A young entrepreneur is living the high-life racing supercars through the Arabian desert and partying in Hollywood after setting up an Instagram business.
Adam Jordan was just 17 when he became an ‘influencer’ thanks to a popular fashion account he created followed by thousands of people.
Now 24, he’s busy flying business class, hanging out with celebrities and raking in the cash thanks to Social Kick, his business which shows companies how to make the most of social media.
According to The Echo , the former Liverpool uni marketing student is turning over a £300,000 profit.
His Instagram gives an insight into his flashy lifestyle filled with snaps of him driving in a Rolls Royce and hanging out in private villas in Bali.
Speaking about his enviable life, Adam said: “I believe money buys freedom, and freedom is the most valuable thing for me.
“Being able to wake up when I want without someone telling me I am going to be late, being able to get up and travel the world whenever is something I value more than materialistic objects.
“From driving supercars through the Arabian desert to partying in the Hollywood Hills, I’ve had the most incredible experiences all before I’m 25.
“I’m just a young lad from Liverpool who didn’t expect life to take me on this journey.”
He added: “If you want to talk about materialistic things it’s allowed me to drive around in a nice Mercedes and buy my dream Rolex.”
While most university graduates are looking for their first job, Adam was launching his own business in Social Kick.
Having run a successful Instagram account since his teens, he built enough of a reputation to start managing other people’s accounts – and making money in the process.
Explaining what his job actually involves, Adam said: ” I help brands and companies get exposure through social media to help them achieve their goals. Whether that’s having 100,000 followers or having 100,000 installs on an app, I adapt to their needs.”
But it’s a job that lots of people still don’t understand – and many people think it sounds like an easy way to make a living.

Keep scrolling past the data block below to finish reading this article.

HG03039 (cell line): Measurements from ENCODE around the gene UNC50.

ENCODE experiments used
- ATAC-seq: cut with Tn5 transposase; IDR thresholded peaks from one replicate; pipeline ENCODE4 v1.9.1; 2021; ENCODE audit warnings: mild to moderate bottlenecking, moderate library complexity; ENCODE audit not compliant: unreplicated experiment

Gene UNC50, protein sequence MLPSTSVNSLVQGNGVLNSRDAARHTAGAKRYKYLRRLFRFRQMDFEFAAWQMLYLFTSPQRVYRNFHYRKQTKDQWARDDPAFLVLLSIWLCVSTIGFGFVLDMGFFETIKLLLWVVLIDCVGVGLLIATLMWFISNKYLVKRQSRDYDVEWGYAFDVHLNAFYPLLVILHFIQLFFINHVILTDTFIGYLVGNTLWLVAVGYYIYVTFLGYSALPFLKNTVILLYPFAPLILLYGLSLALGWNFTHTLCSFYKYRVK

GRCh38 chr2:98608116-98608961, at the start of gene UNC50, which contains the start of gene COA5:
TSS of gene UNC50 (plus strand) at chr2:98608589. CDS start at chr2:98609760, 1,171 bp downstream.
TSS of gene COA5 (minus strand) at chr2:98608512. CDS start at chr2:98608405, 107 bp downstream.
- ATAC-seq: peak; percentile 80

Adam added: “A misconception is usually ‘so you post on Instagram for a living’. They don’t see the back end of what I do, only the successes that I share on my Instagram, which I completely understand.
“I don’t expect everyone to know my day-to-day. While I’m talking to you now I am only running off two hours of sleep because of how much I’ve been working.
“I always say if you want to become an entrepreneur be willing to give up the 9-5 for a 24/7 with no guarantees.”
But all Adam’s hard work is undoubtedly paying off, with the entrepreneur estimating that his business could be set to bring in close to £300,000 this year.
Despite this, he says he’s ‘just getting started’ – with others in the industry turning over millions of pounds.
Adam said: “You have to keep striving for more as I know I am still so early on in my career. There are people in my industry turning over millions so I know I still have a long way to go.”
Where he lives now is ‘a tricky question’, as Adam said: “I have spent the majority of this year between LA, Dubai and Asia. I am looking to set up base in either London or LA by January.”
Adam was a trailblazer onInstagramwhen the app was still brand new – and he’s spent the last seven years mastering the ins and outs of social media.
He said: “I started running a fashion blog onInstagramwhen it first came out, once I grew a following I started to sell advertisements on the page to brands and companies.
“Then I approached other pages asking to manage them as I could connect them with brands and ultimately give them an income. This is back when it was unheard of that brands would pay people to be put on social media accounts instead of traditional marketing.
“Once I’d done that, I approached the brands and pitched them what I could offer with my experience in the space and connections built from being an ‘influencer’. Everything snowballed from there.
“I have been doing it now for over seven years, my limited company Social Kick has officially been up and running for three years.”